To start things off there are two major classes of sugar substitutes, artificial and natural. Artificial sugars like saccharin, sucralose and aspartame are chemically synthesized in the labs. Natural sugar substitutes like stevia are derived from a plant called Stevia rebaudiana.  Each type of sugar have its own pro and cons. Continue reading

Food when we have no time on the go

18 Aug

Everyone out there has probably reached for food in bar form at one time or another. It is hard to avoid when most of us live such busy hectic lives. Things can get out of hand when we rejoice for a day that we could have enough free time to actually get a full eight hours of sleep.  If we can hardly find time to sleep, how on earth are we going to find time to prepare three balance healthy meals a day?

One of the easiest quick meal options are those convenient food/energy/protein bars that are easily found in any food store. These bars are great as a grab and go breakfast, a quick snack during long work days, a snack before or after a workout or has a anytime sort of meal. They are compact, not easily perishable, easy to eat and most of the time tastes like a candy bar. If the convenience factor does not do it for you, these bars usually claim to do miracles things to your body like build muscle, burn fat, shed pounds, supply vitamin supplements and make you feel full for hours. Now before you run out and eat a dozen of these things, I regretfully have to say that most of the energy bars out there do not do any of the miraculous things listed above. In fact, most energy bars sold at your local market are no more than glorified candy bars adding extra fat calories to your diet and then leave you hungry a hour after. Flashy protein bars tend to be the most common type to false advertise.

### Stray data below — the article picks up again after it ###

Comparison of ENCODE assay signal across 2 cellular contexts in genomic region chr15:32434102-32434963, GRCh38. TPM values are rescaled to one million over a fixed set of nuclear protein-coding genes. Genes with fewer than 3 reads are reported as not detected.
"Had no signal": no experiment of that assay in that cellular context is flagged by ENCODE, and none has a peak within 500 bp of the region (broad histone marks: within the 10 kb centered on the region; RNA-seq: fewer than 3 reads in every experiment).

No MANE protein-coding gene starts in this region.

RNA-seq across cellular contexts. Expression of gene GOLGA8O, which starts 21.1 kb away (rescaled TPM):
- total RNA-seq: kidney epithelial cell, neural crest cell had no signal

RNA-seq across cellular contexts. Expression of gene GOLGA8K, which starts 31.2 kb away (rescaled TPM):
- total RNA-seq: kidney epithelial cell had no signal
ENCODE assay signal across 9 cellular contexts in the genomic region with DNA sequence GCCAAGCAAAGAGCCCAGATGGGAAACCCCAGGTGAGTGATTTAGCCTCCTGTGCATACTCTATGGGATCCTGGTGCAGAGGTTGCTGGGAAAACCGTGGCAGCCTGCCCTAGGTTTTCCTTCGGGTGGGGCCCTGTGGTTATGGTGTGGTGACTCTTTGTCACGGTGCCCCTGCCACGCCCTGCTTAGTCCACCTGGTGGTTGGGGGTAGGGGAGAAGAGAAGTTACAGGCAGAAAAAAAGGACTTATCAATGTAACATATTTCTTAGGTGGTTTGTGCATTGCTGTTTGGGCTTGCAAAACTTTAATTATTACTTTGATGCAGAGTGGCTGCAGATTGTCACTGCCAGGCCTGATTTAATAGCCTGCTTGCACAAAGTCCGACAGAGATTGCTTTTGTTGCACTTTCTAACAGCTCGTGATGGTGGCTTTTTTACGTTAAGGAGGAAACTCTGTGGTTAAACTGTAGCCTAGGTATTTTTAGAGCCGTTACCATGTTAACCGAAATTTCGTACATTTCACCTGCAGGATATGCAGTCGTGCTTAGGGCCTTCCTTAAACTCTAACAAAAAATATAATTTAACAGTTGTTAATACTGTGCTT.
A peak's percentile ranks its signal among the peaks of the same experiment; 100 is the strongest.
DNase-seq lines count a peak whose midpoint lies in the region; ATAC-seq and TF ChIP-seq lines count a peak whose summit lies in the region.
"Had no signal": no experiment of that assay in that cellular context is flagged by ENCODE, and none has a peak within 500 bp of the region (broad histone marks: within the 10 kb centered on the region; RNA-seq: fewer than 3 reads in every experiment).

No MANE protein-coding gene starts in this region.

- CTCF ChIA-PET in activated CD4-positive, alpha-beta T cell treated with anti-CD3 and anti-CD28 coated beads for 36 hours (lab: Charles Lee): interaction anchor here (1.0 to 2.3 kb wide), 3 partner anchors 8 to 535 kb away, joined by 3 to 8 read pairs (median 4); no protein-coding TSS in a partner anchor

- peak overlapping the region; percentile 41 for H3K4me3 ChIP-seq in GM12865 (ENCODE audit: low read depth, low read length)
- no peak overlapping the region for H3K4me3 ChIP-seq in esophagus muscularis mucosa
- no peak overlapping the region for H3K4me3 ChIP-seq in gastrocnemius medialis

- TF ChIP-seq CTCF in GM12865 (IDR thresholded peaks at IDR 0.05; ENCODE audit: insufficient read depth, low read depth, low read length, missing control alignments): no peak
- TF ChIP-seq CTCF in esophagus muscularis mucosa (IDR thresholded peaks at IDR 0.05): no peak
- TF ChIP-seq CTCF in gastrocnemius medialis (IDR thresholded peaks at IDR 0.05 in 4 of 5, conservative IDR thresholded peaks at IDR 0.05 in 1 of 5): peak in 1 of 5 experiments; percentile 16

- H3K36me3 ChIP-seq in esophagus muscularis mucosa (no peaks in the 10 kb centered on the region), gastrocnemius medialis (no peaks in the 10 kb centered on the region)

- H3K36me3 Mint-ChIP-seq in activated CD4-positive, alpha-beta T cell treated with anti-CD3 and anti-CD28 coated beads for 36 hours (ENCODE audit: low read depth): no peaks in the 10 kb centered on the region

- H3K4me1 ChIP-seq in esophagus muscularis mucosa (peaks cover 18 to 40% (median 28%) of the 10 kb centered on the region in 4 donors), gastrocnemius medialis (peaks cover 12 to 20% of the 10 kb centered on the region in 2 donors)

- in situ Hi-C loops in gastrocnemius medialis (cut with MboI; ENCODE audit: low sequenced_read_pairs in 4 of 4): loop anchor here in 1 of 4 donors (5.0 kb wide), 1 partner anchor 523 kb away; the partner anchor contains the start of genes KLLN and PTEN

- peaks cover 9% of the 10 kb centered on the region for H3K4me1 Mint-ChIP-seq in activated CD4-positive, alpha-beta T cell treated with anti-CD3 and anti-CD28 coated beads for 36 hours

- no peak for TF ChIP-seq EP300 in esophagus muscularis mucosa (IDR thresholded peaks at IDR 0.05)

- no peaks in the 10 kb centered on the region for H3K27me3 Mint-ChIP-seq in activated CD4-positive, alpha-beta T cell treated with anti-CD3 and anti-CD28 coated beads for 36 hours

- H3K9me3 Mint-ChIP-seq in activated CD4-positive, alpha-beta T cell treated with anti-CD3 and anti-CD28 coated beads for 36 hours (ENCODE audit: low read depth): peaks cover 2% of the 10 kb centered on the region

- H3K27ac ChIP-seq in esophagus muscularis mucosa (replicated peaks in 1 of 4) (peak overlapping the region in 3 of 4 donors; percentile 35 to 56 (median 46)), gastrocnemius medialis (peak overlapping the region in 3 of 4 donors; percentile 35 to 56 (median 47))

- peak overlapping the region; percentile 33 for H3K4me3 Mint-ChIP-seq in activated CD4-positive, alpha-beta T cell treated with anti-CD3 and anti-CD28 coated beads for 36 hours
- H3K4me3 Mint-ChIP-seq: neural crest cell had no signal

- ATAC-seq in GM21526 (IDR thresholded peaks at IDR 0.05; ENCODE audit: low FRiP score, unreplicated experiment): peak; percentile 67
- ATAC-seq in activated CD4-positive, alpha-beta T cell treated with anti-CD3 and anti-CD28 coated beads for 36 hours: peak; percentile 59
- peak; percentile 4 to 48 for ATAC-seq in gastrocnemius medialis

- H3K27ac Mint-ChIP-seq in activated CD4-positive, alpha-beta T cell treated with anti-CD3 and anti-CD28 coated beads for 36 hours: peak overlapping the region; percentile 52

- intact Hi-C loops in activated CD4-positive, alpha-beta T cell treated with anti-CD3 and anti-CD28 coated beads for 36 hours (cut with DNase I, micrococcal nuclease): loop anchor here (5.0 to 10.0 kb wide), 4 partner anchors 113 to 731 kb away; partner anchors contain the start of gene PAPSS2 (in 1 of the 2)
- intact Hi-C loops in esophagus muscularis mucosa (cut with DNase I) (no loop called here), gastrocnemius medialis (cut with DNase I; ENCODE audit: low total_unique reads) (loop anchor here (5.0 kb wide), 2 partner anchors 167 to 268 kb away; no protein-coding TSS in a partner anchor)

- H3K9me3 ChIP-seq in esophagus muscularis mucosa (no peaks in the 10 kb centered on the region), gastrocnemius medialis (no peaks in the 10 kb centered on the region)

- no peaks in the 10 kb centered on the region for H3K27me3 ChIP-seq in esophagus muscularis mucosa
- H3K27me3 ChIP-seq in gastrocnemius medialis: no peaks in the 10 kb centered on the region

Although there are a lot of not so healthy energy bars out there, not all of them are bad. So here is my breakdown of how to go about choosing a healthy energy bar. The first rule in choosing a healthy energy bar is to ignore any bar that advertises itself with words like max, pro, muscle, magnum, or other diet or muscle building gimmicks. Don’t get pulled in by that shiny metallic wrapper either. All the flashy colors are there to distract you from what is really important, the nutritional value and ingredients list. Ever wonder why they make the facts in such small print? They do not want you to know what kind of crap you are eating. Like any other girl out there I am easily pulled in by shiny things and anything that claims will help me lose weight. It was a lot of looking around and researching before I learned to consciously step away from that shiny label claiming the bar could help me lose five pounds in two weeks.